Rule of law or protection from terrorism, is it possible to have both?
Globally, we are witnessing a humanitarian crisis on an unprecedented scale. Serious consideration is being given to the Australian model for responding to asylum seekers, particularly in the Mediterranean.
The politically popular model is problematic for the rule of law and respect for fundamental human rights, deliberately muddling the language of migration, international security, rule of law and terrorism to limit public debate.
In speaking on The Balance Between Migration, International Security, Rule of Law and Terrorism - What Bar Associations can do to facilitate this conversation? at the International Bar Association Conference, Bar Issues Committee Showcase, Law Council President, Fiona McLeod SC explored these points in depth.
In opening, Ms McLeod quoted Attorney-General, Senator the Hon George Brandis QC who noted:
In protecting our people from terrorism … we must be careful to ensure that our legislative and policing response is at all times consistent with our values and obedient to the rule of law, even if, on occasions, that may constrain what our law enforcement authorities can do. That is the price we pay for being democracies; but our very character as human rights respecting democracies is itself a source of greater strength.
… Nevertheless we, as lawyers must always be alert to ensure that due process is always observed, that the right of access to the courts is never denied, that the role of lawyers in representing their clients is always respected, that judicial power is not subordinated to executive discretion, and that Ministers and officials always respect the rule of law and the authority of the courts as the ultimate arbiters of the rights of citizens.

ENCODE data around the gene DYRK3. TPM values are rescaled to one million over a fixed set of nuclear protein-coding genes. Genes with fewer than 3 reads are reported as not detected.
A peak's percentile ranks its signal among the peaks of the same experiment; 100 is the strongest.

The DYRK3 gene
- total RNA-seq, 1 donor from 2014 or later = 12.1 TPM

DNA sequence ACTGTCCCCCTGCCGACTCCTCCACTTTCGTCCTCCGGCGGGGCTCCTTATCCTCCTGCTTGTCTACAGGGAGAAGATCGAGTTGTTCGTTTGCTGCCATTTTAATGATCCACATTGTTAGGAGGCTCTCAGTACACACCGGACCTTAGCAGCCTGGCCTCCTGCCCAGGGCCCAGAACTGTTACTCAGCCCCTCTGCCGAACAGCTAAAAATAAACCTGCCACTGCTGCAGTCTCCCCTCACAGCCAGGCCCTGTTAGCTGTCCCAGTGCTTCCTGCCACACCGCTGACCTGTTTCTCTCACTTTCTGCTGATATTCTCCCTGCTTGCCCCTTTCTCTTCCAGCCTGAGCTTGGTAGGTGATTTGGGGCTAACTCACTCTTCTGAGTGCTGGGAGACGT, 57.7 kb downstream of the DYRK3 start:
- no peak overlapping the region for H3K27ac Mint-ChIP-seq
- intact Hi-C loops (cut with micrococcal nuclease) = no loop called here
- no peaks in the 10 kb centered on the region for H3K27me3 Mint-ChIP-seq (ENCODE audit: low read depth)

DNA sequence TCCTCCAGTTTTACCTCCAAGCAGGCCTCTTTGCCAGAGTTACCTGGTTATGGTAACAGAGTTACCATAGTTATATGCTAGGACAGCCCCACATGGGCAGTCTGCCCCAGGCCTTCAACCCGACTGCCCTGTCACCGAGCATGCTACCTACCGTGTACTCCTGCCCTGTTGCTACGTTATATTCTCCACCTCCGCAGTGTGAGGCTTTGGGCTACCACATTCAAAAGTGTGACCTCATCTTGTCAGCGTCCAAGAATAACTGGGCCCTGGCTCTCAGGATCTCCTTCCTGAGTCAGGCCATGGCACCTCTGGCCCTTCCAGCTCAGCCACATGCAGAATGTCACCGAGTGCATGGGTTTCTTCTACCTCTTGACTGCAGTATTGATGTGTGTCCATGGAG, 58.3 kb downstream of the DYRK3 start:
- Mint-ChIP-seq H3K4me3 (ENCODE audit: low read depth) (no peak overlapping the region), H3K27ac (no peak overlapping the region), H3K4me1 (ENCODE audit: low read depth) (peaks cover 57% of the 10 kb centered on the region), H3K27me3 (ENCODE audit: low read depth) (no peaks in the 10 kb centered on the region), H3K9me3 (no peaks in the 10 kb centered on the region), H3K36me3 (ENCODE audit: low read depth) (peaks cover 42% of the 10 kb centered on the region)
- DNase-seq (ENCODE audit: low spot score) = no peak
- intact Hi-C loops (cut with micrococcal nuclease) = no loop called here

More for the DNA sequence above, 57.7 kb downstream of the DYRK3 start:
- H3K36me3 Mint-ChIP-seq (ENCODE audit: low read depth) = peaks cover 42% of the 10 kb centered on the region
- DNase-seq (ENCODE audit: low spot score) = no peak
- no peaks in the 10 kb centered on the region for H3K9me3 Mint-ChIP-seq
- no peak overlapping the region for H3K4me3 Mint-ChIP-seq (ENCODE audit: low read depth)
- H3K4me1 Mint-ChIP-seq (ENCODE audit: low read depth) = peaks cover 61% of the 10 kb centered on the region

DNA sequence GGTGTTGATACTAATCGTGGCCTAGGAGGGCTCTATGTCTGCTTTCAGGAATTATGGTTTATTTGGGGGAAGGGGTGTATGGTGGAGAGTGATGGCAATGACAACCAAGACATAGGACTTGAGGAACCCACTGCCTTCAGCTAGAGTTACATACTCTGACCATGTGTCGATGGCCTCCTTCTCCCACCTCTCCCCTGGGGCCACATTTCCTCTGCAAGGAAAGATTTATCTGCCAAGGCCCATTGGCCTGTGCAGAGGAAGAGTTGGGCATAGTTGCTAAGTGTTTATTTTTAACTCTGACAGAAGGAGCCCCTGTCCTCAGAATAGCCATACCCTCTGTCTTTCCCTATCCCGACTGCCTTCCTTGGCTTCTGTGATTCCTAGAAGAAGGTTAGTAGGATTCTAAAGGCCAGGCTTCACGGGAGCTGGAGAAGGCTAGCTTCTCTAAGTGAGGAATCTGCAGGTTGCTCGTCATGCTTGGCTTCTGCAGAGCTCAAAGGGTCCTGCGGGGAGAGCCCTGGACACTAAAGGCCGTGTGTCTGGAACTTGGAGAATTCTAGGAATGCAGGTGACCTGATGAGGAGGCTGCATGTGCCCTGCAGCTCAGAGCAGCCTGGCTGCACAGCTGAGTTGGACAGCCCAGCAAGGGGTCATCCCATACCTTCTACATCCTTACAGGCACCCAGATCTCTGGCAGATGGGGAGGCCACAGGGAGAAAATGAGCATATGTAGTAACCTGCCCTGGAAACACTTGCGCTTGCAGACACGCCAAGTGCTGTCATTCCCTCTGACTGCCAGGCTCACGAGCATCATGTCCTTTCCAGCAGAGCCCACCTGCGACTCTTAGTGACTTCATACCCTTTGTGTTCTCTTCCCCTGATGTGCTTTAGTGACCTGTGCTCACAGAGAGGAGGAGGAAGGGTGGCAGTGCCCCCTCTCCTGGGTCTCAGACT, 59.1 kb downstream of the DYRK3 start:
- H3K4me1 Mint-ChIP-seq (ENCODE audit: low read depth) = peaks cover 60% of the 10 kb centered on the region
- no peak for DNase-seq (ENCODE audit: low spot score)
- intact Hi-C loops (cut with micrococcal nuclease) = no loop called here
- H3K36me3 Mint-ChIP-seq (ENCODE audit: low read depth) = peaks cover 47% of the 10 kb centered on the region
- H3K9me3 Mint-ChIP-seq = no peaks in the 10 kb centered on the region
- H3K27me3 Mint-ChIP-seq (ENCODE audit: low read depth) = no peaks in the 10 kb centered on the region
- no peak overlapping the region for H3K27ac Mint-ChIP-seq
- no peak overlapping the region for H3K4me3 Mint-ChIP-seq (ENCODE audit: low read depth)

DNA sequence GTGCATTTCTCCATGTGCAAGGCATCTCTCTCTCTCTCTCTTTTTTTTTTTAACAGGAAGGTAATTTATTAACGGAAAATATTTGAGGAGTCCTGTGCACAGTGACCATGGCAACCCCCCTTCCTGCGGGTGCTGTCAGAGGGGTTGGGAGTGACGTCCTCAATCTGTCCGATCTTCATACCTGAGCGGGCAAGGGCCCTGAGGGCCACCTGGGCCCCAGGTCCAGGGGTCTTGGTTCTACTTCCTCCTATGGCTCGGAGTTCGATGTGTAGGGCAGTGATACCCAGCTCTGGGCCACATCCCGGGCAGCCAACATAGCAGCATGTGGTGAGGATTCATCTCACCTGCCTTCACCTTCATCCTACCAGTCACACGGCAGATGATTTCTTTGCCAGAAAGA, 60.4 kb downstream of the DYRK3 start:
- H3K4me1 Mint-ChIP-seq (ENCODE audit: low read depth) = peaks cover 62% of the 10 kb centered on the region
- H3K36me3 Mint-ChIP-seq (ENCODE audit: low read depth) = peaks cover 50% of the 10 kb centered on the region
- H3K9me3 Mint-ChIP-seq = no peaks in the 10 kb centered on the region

“We have accepted departures from international law, including treaties and conventions to which we are a party, and erosions of the rule of law…” Ms McLeod said.
Ms McLeod reminded the audience that from the perspective of international law, it is never illegal to seek asylum and provided an overview of the Australian context including: 24,500 asylum seekers who arrived between 13 August 2012 and 1 January 2014, who were prevented from making a claim for refugee status due to a pause in processing; cuts to legal funding for asylum seeker applicants; increased waiting times for pro bono legal assistance as a result.
In May 2017, the situation worsened with the government announcing all asylum seekers in the group had until 1 October 2017 to lodge their application or be permanently barred from applying for an asylum protection visa. There were around 7,000 people waiting for legal assistance to complete the 41-page form, which is written in English.
The Australian legal profession responded, rallying to provide hundreds of additional hours of pro bono assistance. Unfortunately, there were about 500 applications that failed to make the deadline. The future of this group “which includes families with young children and Rohingyar asylum seekers from Myanmar remains uncertain,” Ms McLeod said.
You can watch Fiona McLeod's session here.